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Happy New Year! 8 HR Resolutions for 2018

Happy New Year! 8 HR Resolutions for 2018

New Year’s resolutions can help bring about positive change, whether in our personal lives or at work. With 2018 approaching, here are some HR resolutions to consider—and suggestions for helping make them stick. #1: Review your hiring procedures. Review your job advertisements, recruiting practices, application forms, interview questions, and screening and selection procedures to ensure they are effective and comply with all applicable laws. Avoid questions that could reveal a candidate’s protected class, such as age, disability, national origin, and religion. Additionally, depending on your jurisdiction, you may be prohibited from asking about an applicant’s criminal history (prior to making a conditional job offer) or salary history. #2: Create/update job descriptions. Written job descriptions can help you identify essential functions and qualifications needed for a role. They can also help you set clear expectations with employees, evaluate performance, make compensation decisions, identify training needs, handle requests for reasonable accommodations, and make exempt vs. non-exempt classification decisions. In 2018, review and update your job descriptions to make sure they accurately...

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Thanksgiving Cooking Is Finished But Here’s An Easy Recipe for Improving Your Job Descriptions

Thanksgiving Cooking Is Finished But Here’s An Easy Recipe for Improving Your Job Descriptions

Job descriptions can help you identify the essential functions of the job and the qualifications needed for a role. They can also help you set clear expectations with employees, evaluate performance, make compensation decisions, identify training needs, handle requests for reasonable accommodations, and make exempt vs. non-exempt classification decisions. Here are six guidelines for developing effective job descriptions: #1: Be consistent. To help make valid comparisons between jobs, use the same format for each job description. Generally, this includes: Job details: job title, supervisor’s title, exempt vs. non-exempt classification, a brief summary of the job, and the date the job description was created or last revised. Essential functions: job duties that an employee must be able to perform with or without a reasonable accommodation. Non-essential functions: additional tasks the employee may be required to perform during the course of his or her job, but are not essential to the job. Qualifications and skills: training, education, certification(s), and years of experience needed to perform the job. Physical demands and work...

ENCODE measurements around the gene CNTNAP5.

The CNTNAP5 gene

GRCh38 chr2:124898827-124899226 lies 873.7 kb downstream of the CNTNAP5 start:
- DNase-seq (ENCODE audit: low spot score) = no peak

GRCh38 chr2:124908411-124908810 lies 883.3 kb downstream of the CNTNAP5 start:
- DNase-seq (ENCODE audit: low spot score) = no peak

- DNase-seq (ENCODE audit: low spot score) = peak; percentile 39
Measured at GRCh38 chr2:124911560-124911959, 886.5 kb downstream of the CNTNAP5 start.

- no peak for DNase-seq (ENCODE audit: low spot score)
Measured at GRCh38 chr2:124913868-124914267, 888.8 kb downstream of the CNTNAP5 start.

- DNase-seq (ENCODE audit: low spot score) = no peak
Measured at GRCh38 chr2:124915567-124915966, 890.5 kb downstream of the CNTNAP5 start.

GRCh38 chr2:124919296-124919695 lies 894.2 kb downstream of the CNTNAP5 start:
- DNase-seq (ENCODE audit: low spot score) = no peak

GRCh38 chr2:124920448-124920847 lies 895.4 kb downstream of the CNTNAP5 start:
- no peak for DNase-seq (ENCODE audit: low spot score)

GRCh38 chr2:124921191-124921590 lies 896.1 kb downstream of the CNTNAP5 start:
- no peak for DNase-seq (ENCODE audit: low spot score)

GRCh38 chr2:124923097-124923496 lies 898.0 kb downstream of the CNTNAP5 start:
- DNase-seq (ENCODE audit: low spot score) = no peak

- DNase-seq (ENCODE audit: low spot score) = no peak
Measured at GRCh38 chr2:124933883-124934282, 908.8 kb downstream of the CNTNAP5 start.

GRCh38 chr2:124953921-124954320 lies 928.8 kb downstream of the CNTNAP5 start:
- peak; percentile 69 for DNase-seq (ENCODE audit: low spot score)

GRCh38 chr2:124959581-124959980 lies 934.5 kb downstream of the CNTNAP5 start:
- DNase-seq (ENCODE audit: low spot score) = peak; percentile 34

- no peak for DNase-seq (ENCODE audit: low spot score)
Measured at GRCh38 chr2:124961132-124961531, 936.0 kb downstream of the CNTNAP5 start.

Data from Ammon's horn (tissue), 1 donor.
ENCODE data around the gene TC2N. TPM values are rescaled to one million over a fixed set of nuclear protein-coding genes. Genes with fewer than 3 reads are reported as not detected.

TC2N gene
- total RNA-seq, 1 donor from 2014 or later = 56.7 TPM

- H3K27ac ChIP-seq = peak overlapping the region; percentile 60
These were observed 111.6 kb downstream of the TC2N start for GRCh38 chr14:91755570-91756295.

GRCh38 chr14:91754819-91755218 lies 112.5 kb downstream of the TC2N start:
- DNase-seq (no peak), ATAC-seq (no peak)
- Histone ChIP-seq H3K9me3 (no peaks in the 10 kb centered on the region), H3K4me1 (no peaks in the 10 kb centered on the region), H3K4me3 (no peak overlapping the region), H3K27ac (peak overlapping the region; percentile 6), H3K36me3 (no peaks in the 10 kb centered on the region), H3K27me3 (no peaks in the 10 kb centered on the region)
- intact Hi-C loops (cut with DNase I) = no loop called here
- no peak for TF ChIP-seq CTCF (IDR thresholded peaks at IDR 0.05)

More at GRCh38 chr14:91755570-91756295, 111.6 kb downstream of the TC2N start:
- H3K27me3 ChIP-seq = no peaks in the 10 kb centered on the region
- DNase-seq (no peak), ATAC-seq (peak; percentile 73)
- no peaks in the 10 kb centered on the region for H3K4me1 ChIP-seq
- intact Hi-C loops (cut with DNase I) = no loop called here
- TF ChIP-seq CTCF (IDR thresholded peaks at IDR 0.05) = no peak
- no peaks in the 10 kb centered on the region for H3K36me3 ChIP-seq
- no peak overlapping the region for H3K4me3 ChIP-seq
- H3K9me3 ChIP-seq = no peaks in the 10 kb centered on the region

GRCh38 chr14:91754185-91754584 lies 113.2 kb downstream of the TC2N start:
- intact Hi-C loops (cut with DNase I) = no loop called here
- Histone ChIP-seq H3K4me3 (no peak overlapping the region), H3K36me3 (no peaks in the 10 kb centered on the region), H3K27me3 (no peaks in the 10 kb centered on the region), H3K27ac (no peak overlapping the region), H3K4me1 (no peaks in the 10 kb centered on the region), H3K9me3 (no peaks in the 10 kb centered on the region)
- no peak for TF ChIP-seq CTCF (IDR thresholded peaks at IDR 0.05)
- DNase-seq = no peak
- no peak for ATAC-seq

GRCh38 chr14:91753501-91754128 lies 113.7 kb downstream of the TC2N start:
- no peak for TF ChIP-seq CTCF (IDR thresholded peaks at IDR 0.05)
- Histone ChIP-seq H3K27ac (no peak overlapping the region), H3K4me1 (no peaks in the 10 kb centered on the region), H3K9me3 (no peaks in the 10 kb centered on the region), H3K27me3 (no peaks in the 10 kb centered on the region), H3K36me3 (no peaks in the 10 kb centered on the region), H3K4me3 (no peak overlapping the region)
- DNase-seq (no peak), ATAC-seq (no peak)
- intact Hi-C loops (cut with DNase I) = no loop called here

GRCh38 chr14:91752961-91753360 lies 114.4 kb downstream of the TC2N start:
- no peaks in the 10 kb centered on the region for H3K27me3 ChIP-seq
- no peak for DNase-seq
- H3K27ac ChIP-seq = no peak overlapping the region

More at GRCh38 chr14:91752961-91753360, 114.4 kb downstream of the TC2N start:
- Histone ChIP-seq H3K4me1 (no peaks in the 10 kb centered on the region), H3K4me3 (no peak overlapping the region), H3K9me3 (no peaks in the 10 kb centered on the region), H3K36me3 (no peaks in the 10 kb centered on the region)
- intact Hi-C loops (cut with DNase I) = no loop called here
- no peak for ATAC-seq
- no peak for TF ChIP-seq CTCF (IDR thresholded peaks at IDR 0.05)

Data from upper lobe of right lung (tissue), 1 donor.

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ADP Shares Five Steps to Become a Better Leader on Nasdaq’s TradeTalks

ADP Shares Five Steps to Become a Better Leader on Nasdaq’s TradeTalks

It’s that time of year when many companies are doing annual reviews and employees are thinking about their own performance as well as their relationship with their team and their boss. When you consider that nearly 50 percent of workers leave a company because they aren’t happy with their manager, now’s a good time to think about how to improve your leadership skills in order to retain your top talent. Jerome Gouvernel, Vice President and General Manager of ADP Ventures recently sat down with Jill Malandrino, Host of Nasdaq’s TradeTalks to share five steps to becoming a better leader. They include: Don’t take it personally, it’s not about you. What makes a leader successful is not a specific skill set but how well a leader’s skills fulfill the needs of those working around them. It’s about what your team requires of you as a leader. Identify what your team needs. Examine what you’ve asked of the team and how your actions can help drive their success. They may be...

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Four Ways To Check the Pulse Of A Workforce

Four Ways To Check the Pulse Of A Workforce

Most employers, and their advisers, probably wish they could peek into the minds of employees to understand what workers are thinking, gain perspective on day-to-day frustrations and use that information to help make employees’ lives easier. These vital insights can inform an employer’s ability to help employees feel more empowered, do great work, feel secure and supported in their organizational roles and to build a better company culture. Taking the pulse of a workforce shouldn’t be a guessing game. An informal process of ‘throwing ideas against the wall to see what sticks’ wastes time, wastes resources and only serves to frustrate employees. There are better ways to understand what makes employees tick. A good place to start is seeing work from their point of view. A recent ADP study, Fixing the Talent Management Disconnect, shows that there is a gap between how employers and employees 72% of employers believe performance reviews are an important milestone for career development, only 54% of employees agree. Further, only 15% of employees say...

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